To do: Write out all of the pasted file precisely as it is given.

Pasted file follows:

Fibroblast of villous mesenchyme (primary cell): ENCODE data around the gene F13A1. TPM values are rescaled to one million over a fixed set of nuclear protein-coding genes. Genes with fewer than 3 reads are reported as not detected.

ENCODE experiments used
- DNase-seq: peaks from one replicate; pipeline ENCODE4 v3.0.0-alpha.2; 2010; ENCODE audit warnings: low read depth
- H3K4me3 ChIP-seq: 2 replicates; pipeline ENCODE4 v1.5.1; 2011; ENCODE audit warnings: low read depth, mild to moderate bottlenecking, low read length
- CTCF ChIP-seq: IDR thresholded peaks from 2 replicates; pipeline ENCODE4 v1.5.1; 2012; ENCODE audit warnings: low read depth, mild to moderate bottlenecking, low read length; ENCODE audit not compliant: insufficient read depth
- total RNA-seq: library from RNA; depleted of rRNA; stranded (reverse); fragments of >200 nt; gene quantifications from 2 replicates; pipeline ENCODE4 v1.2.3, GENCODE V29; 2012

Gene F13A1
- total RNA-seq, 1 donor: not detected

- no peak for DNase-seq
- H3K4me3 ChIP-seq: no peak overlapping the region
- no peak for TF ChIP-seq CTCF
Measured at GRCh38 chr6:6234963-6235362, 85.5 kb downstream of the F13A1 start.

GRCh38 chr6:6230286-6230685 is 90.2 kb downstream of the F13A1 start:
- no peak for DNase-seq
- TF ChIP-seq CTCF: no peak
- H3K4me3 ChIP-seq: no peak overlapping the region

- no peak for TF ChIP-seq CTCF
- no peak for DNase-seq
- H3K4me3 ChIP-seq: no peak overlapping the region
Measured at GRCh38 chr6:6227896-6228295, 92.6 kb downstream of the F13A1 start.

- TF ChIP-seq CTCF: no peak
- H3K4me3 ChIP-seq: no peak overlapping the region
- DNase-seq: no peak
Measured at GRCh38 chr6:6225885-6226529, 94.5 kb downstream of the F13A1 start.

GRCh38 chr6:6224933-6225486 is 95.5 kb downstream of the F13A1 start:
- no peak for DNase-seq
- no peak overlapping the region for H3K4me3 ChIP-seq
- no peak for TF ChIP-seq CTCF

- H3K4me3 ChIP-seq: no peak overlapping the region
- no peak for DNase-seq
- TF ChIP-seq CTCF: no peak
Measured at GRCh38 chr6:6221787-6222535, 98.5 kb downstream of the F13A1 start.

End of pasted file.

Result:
Fibroblast of villous mesenchyme (primary cell): ENCODE data around the gene F13A1. TPM values are rescaled to one million over a fixed set of nuclear protein-coding genes. Genes with fewer than 3 reads are reported as not detected.

ENCODE experiments used
- DNase-seq: peaks from one replicate; pipeline ENCODE4 v3.0.0-alpha.2; 2010; ENCODE audit warnings: low read depth
- H3K4me3 ChIP-seq: 2 replicates; pipeline ENCODE4 v1.5.1; 2011; ENCODE audit warnings: low read depth, mild to moderate bottlenecking, low read length
- CTCF ChIP-seq: IDR thresholded peaks from 2 replicates; pipeline ENCODE4 v1.5.1; 2012; ENCODE audit warnings: low read depth, mild to moderate bottlenecking, low read length; ENCODE audit not compliant: insufficient read depth
- total RNA-seq: library from RNA; depleted of rRNA; stranded (reverse); fragments of >200 nt; gene quantifications from 2 replicates; pipeline ENCODE4 v1.2.3, GENCODE V29; 2012

Gene F13A1
- total RNA-seq, 1 donor: not detected

- no peak for DNase-seq
- H3K4me3 ChIP-seq: no peak overlapping the region
- no peak for TF ChIP-seq CTCF
Measured at GRCh38 chr6:6234963-6235362, 85.5 kb downstream of the F13A1 start.

GRCh38 chr6:6230286-6230685 is 90.2 kb downstream of the F13A1 start:
- no peak for DNase-seq
- TF ChIP-seq CTCF: no peak
- H3K4me3 ChIP-seq: no peak overlapping the region

- no peak for TF ChIP-seq CTCF
- no peak for DNase-seq
- H3K4me3 ChIP-seq: no peak overlapping the region
Measured at GRCh38 chr6:6227896-6228295, 92.6 kb downstream of the F13A1 start.

- TF ChIP-seq CTCF: no peak
- H3K4me3 ChIP-seq: no peak overlapping the region
- DNase-seq: no peak
Measured at GRCh38 chr6:6225885-6226529, 94.5 kb downstream of the F13A1 start.

GRCh38 chr6:6224933-6225486 is 95.5 kb downstream of the F13A1 start:
- no peak for DNase-seq
- no peak overlapping the region for H3K4me3 ChIP-seq
- no peak for TF ChIP-seq CTCF

- H3K4me3 ChIP-seq: no peak overlapping the region
- no peak for DNase-seq
- TF ChIP-seq CTCF: no peak
Measured at GRCh38 chr6:6221787-6222535, 98.5 kb downstream of the F13A1 start.